Toman Brod

This is what I looked like when I returned home from the war. The photo was taken in Prague in 1945.

The end of the war found me in strategically unimportant Kladsko, which was liberated relatively late. The armies aiming for Berlin and the Protectorate at first skirted it and only the second wave arrived here.

The Germans ran away before them, the evening of May 8th it was empty, and on May 9th the Russians and Polish appeared.

At that time lying in some repository of the ill, in an old factory.
With the last of my strength I crawled outside, I slept in some stable among horses, and in the morning I was crawling along a road, when some Russian saw me.

I remember that he was this typical Ivan, he had a beard, and when he saw that I was picking through garbage, he took me by the hand and led me to a nearby German farm.

At that time I had spotted fever, tuberculosis and I don't know what else... and so, when they saw that they themselves couldn't help me in any way, that I'm not improving, they took me to some hospital, some Polish field hospital. I laid there for several weeks, I got over the spotted fever and then they released me.

I set out on the road to Prague, partly on foot, partly on some trucks or freight trains, until I got to the Czech border, to the border station Mezilesi-Lichkov.

I sat at the train station and waited for a train to Prague. Then I got on it and said to myself, well, so what, I'm going to Prague.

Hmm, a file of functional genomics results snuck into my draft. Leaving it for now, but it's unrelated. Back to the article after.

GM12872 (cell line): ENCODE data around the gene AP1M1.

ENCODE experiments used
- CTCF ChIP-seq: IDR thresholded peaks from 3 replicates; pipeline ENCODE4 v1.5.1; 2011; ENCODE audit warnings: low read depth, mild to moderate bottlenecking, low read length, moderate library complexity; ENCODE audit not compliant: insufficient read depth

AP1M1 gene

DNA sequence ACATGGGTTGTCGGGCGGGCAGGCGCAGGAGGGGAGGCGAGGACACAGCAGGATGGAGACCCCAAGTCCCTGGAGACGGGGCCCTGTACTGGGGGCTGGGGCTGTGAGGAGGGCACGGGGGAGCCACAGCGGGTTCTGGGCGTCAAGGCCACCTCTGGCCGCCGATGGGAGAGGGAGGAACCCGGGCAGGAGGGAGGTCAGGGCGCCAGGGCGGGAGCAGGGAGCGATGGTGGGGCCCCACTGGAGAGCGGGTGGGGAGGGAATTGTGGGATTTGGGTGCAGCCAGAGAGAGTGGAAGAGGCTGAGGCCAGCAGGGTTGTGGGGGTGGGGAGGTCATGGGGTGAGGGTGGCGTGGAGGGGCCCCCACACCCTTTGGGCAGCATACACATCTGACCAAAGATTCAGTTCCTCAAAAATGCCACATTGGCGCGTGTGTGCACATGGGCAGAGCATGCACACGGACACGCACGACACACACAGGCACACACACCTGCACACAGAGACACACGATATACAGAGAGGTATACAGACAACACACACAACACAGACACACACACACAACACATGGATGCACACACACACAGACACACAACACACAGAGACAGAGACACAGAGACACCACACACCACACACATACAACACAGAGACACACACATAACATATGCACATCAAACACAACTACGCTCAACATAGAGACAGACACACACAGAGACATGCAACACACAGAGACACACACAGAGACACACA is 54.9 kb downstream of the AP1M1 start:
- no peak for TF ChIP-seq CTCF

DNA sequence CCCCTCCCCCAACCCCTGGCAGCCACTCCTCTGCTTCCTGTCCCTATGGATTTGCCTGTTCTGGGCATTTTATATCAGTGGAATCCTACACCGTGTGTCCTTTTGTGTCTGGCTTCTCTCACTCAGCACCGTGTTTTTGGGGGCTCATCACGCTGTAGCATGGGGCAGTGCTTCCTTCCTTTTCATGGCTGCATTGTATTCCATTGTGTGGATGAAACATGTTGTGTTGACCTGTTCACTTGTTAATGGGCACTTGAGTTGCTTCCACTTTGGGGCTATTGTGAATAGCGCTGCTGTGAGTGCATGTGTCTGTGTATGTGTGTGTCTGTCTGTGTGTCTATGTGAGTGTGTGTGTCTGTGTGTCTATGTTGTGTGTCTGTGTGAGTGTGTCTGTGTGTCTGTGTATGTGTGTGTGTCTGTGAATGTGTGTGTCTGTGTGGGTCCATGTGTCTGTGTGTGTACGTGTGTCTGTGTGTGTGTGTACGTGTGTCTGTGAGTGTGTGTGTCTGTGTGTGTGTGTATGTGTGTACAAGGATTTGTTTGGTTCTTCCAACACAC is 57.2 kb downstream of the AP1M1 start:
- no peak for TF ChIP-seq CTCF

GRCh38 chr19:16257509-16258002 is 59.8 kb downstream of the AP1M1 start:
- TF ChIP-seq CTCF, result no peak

I staggered around Prague, I hadn't forgotten where I lived, so I went there. I only hoped that the building wouldn't be destroyed, because I had heard that there had been fighting in Prague.

Luckily the building was still standing, our neighbor, Mrs. Bondy, took me in to her apartment, because Mrs. Kopska wasn't at home.

Then Mrs. Kopska arrived as well, I went over there and was telling her my whole tale, and mainly I ate. That saved my life.

I went to see a doctor, and he sent me to a sanatorium for treatment. Later he told me that he hadn't expected at all that I would survive, that's how serious my condition was.

But I had such a strong will to live that I overcame my physical condition. I gained weight, I easily ate a whole marble cake in one sitting, food was my only joy. And then to be in a clean bed and have some sort of comfort.

First I was being treated in Podoli, Prague, then in the tuberculosis sanatorium in Ples, and then in the Tatra Mountains. This photo is from my treatment in Podoli.

I wasn't able to take part in normal life until 1948. That's what the post-war period was like for me.